Chuck McBride On The Spot

Headshot of Adweek Staff

It’s a busy Monday morning, and Chuck McBride, cd of TBWA\Chiat\Day North America, is surrounded by Adidas—work, tennis shoes and the bright yellow and black windbreaker he’s wearing. It’s the San Francisco office’s flagship account, among a list of clients such as Starz!, Fox Sports Network and Ray-Ban, which the agency won in May. The 42-year-old former Wieden + Kennedy and Goodby, Silverstein & Partners alum, probably most famous for his work on Nike and Levi’s, and the classic Got Milk? “Aaron Burr” spot, discusses his new creative for and what it’s like to work with Lee Clow.

Q: What’s coming up on Adidas?

A: It’s really just hopefully more of what we’ve started with basketball. Our focus is that we get football [soccer] globally, in the sense that it’s the most popular sport in the world. To have some fun with that. We’ve done some great stuff through 180 for the World Cup. There is great momentum on football from the events going on in Europe. It’s a big deal; Adidas is going to be an ongoing concern with “Impossible is Nothing”—just to keep on surprising people and making it relevant.

How important was the Ray-Ban win to the agency?

It makes us the smallest global agency in the world. With Adidas and Ray-Ban and Ask, by nature of the Internet, it’s a global brand. It has the potential to have global implications when you look at the work. Three brands that play in a global space … the win is huge. … I own a pair of Ray-Bans. I think it matches our personality really well.

How would you describe that personality?

We try to have fun. There is a joy de vivre.

Do you feel isolated in San Francisco?

Yeah, a little bit, until it comes to the time of the award shows, and then I feel really good. Maybe isolation has its benefits.

I know you are influenced by film more than writing. Is there any film that has inspired you lately?

The last film I saw was Thank You for Smoking. What I loved about it was the ludicrous nature. This guy’s out there promoting smoking, and everybody knows it’s bad for you, so how could you ever promote it? It was like the “Truth” campaign, done for film.

Are you going to do more directing in 2006?

I’d love to. I just have to find the time and opportunity. I would love to do some more music videos, and get a band as a brand. And use the resources we have and do the same thing that we do for brands for groups.

What’s the latest music video you did?

Dave Matthews Band. I did a ton of treatments, but I never got one approved yet! It’s one of those industries [where] there are a lot of good people who form a tight-knit group. Breaking into that group is difficult.

On, is the work you are doing now challenging the competition, and how?

I think in the beginning it was about making sure people understood what it is. What people do know is, somewhere along the line will come something that’s better. Eventually, technology is replaced by new technology. Our thinking was, if that’s the only piece of leverage, what we need to be doing is saying, “Well, here’s the new thing.” They have this thing called Binoculars, and I’m hooked. You can preview the Web site before you go there. … We are trying to … move that to a place where it becomes iconic and the idea becomes more simple. It will be competitive in the sense that they may have built a better mousetrap. Otherwise, it’s all BS. The competition is so good, you can’t go at it from a philosophical standpoint.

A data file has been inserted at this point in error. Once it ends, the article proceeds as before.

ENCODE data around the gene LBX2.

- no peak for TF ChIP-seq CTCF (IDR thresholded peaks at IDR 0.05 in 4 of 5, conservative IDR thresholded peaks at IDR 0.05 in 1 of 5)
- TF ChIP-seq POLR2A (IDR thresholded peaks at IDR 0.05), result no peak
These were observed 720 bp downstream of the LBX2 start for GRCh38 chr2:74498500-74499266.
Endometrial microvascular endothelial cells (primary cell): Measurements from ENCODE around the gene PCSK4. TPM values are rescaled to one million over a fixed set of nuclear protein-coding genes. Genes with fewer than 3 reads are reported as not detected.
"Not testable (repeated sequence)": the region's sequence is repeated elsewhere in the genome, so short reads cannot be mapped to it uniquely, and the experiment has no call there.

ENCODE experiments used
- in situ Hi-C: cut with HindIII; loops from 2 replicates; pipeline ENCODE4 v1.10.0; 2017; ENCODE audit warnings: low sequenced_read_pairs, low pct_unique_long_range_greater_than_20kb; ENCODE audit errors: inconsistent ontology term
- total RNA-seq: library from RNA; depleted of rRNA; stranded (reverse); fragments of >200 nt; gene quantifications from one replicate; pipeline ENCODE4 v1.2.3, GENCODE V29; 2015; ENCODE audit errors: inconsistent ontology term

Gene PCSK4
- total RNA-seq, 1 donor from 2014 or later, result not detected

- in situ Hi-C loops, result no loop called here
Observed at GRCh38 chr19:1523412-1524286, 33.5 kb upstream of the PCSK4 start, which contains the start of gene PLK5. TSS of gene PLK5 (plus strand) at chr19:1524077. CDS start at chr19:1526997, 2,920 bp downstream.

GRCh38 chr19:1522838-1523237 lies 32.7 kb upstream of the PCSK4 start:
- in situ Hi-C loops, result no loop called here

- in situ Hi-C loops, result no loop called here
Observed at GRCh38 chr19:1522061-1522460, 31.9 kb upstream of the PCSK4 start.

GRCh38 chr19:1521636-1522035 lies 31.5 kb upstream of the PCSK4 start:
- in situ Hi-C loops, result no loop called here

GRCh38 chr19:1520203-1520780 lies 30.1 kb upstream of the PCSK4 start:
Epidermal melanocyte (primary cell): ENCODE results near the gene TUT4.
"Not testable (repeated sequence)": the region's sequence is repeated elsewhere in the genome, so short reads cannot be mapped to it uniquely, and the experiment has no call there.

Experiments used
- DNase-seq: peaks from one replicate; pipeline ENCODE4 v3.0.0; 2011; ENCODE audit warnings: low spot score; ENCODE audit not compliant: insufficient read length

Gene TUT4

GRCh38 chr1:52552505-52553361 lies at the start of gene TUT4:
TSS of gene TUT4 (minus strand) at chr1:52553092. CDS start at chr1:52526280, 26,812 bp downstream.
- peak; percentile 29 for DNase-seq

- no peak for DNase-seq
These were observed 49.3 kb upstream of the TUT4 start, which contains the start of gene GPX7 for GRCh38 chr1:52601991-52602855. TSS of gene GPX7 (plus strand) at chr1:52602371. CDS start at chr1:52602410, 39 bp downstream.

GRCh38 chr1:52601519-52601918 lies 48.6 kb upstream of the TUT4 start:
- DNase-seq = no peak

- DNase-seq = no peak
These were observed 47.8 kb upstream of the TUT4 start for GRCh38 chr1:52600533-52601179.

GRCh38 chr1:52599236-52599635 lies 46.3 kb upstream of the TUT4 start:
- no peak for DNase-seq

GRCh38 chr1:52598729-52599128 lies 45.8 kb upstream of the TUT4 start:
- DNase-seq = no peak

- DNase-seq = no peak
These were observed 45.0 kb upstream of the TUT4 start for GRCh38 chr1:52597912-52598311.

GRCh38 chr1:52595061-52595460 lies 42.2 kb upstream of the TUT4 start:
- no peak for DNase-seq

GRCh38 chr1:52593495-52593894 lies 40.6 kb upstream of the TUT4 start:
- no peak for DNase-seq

Tell me about working with Lee Clow. What is the best and worst thing?

The best thing is Lee Clow, and the worst thing is Lee Clow. Lee always gives you great feedback and sees things; he grasps ideas very quickly and shares with you his thoughts. But at the same time, it’s one of those things where … we’re able to be ourselves and do things we are capable of doing. Lee has such a strong view of the world. … It’s hard to argue with him. It’s like, “I really want his feedback, but he’s probably going to change it.” But you always have to do it. The guy is a legend, so it’s always a thrill.

Name one person you’re dying to work with.

I haven’t worked with [Jonathan] Glazer. Directors, really good creative directors, other art directors. I am dying to work with another really talented person. There are plenty.

What are three words others use to describe you?

One of the Nike clients told me honestly, “Difficult but brilliant.”

Three words you would use to describe yourself?

Passionate, dedicated and precise.

What’s the last ad that made you think, “I wish I’d done that”?

I don’t remember the brand, but the one I liked the most was a bunch of handyman guys raising their hands, realizing they could not do it. I thought it was a brave piece of work because it didn’t show people in the store buying something from a happy salesperson. It showed people failing. And admitting it, saying, “I need a little help.” Great work is when it’s very truthful. Typically, they show someone in an apron, helping someone pick out the right lumber. The last time I was in one of those stores and someone even talked to me was nil.